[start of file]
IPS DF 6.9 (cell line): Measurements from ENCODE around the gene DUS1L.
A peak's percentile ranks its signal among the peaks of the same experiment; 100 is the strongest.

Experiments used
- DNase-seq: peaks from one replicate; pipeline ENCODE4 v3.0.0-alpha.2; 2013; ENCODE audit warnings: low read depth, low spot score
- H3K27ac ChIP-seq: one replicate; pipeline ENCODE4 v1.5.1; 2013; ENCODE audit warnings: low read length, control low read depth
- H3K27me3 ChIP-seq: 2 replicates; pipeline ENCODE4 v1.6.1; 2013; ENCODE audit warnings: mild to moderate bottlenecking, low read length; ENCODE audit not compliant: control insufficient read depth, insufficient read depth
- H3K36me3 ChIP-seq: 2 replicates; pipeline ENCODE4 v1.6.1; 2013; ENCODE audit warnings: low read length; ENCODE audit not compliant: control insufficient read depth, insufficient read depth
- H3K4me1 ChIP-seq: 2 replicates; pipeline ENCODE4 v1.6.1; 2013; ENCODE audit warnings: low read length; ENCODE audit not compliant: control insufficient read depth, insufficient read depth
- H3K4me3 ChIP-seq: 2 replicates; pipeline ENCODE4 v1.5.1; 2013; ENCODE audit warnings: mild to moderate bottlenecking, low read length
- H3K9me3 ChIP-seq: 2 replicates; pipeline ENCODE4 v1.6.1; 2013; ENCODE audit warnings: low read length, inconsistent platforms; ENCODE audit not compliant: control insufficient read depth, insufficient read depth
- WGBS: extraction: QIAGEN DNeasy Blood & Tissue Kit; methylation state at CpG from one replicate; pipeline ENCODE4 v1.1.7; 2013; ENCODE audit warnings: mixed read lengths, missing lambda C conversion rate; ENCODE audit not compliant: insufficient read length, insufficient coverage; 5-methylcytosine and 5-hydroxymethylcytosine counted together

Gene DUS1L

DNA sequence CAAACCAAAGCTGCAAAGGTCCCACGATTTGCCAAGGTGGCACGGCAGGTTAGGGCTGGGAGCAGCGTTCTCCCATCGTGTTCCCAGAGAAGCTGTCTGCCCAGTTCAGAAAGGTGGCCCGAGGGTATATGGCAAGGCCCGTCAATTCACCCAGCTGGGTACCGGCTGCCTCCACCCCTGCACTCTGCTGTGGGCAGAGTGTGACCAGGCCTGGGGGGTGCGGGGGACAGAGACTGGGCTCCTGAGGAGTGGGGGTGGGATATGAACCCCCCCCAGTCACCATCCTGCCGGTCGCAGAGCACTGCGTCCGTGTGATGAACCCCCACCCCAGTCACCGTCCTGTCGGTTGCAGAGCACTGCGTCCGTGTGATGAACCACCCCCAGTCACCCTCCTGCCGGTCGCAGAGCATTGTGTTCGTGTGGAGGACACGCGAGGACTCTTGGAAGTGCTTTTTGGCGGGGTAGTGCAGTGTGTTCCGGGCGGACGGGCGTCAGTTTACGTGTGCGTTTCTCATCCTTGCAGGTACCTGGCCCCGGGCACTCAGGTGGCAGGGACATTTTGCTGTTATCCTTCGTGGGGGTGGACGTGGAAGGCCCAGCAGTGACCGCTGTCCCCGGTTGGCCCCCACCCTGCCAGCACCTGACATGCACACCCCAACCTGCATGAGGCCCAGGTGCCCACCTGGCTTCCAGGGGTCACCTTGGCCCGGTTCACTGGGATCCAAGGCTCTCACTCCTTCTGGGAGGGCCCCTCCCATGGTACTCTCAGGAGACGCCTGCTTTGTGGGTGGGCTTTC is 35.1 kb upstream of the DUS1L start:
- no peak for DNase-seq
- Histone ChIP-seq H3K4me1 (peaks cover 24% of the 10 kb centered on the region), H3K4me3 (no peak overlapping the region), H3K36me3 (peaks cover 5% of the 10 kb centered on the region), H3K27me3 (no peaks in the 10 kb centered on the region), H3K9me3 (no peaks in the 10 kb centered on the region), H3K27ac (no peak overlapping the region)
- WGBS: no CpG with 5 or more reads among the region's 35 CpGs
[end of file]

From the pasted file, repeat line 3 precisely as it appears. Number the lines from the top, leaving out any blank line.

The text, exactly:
Experiments used